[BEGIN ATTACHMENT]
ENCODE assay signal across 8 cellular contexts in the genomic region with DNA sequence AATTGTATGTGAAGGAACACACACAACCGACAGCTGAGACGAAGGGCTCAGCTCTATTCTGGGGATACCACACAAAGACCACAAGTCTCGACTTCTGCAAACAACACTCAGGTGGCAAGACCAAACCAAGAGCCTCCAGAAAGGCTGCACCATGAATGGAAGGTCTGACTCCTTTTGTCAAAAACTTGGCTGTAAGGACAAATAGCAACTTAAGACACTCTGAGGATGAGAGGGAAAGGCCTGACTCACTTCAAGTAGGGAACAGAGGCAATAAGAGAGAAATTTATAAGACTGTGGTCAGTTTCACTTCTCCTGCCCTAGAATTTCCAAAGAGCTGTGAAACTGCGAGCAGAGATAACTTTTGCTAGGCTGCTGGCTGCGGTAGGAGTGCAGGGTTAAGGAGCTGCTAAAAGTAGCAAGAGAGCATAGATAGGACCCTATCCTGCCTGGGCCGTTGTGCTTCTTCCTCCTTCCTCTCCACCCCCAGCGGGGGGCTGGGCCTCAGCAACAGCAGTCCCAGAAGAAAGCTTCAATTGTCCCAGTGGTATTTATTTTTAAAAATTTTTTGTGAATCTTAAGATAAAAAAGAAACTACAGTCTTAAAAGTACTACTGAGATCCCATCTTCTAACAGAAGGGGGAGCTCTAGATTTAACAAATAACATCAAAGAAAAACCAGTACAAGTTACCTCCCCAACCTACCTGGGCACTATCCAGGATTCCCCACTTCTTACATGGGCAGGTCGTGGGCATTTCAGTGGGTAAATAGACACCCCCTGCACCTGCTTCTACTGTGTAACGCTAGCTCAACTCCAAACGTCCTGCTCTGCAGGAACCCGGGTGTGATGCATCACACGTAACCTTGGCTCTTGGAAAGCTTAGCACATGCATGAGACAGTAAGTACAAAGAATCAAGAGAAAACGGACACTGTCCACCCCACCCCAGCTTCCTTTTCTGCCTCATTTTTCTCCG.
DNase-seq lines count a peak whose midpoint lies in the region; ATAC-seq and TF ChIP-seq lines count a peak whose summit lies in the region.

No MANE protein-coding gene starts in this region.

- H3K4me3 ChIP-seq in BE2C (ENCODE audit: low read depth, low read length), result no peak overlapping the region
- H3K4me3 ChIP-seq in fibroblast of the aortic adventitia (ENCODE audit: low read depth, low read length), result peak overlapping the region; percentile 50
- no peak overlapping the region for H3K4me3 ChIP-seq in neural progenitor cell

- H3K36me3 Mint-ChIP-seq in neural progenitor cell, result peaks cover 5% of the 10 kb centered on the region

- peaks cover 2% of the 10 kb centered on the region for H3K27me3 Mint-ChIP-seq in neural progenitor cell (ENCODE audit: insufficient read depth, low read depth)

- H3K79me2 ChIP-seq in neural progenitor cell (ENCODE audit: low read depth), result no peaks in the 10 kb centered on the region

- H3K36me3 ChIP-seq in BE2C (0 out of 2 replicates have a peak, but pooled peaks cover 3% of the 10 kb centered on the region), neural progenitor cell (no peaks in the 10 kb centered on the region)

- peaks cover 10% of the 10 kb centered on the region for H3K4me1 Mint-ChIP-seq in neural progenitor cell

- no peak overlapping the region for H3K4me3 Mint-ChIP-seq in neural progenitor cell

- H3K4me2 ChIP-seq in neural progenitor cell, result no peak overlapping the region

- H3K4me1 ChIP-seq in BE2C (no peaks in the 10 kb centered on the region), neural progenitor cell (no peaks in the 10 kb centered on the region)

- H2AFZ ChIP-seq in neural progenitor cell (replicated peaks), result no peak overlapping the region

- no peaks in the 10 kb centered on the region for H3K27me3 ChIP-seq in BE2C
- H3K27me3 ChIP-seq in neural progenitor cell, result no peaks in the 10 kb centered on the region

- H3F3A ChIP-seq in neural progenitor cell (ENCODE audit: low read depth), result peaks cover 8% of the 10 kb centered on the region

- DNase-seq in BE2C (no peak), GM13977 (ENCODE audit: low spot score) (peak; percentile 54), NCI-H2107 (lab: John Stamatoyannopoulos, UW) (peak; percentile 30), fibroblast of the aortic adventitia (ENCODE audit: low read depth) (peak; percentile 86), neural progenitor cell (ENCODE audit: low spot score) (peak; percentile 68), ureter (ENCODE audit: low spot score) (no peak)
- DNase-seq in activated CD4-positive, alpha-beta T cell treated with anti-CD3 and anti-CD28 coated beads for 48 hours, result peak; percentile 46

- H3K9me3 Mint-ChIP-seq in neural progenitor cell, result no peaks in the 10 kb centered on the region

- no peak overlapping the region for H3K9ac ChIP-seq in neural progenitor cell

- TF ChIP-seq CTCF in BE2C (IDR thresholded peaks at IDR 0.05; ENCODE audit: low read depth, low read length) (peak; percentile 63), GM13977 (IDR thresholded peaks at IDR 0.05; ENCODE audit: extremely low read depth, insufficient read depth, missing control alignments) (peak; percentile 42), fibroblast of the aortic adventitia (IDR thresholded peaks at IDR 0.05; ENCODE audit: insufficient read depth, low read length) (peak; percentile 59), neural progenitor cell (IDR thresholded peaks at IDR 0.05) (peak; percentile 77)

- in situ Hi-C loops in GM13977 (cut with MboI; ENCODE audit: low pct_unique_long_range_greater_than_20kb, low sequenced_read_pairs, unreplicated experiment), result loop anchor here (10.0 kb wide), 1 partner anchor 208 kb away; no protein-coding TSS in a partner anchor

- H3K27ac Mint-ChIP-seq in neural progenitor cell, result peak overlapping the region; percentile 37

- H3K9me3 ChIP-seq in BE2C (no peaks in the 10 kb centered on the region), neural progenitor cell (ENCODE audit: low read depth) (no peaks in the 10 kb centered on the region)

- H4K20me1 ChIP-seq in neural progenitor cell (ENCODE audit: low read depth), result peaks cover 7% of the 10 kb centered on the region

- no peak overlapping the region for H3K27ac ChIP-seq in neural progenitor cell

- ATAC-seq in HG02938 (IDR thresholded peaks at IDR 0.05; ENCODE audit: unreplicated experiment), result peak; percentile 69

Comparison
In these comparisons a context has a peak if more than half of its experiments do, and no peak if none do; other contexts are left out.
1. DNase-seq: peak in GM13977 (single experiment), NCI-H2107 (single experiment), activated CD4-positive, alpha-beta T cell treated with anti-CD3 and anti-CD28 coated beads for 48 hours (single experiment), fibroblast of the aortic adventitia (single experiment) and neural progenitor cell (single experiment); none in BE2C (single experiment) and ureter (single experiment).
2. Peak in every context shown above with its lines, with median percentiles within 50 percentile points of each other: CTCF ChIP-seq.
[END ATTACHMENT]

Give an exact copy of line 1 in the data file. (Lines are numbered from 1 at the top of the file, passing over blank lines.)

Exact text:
ENCODE assay signal across 8 cellular contexts in the genomic region with DNA sequence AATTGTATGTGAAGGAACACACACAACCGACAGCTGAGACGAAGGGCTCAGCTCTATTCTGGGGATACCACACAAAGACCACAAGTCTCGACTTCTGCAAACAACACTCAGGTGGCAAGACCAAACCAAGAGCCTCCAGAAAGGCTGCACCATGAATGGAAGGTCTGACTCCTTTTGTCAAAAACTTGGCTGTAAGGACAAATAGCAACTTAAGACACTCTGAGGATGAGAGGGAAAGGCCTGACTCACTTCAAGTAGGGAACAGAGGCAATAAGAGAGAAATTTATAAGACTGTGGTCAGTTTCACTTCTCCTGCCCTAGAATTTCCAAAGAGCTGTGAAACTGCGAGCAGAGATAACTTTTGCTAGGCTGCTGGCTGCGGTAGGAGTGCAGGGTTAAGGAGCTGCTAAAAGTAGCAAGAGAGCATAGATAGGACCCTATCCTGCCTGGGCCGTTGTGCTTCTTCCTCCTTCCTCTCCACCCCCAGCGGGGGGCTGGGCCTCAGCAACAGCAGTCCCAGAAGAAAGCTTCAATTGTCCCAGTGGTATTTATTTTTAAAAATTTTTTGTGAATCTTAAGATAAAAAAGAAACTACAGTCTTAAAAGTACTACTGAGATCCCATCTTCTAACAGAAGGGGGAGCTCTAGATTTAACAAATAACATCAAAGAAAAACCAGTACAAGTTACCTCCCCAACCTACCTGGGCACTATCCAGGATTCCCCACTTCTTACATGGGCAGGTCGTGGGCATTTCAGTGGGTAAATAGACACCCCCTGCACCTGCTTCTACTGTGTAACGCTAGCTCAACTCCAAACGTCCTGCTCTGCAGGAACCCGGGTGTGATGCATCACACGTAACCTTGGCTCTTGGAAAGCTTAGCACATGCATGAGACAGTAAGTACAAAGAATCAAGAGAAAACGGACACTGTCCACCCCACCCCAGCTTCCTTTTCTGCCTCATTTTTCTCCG.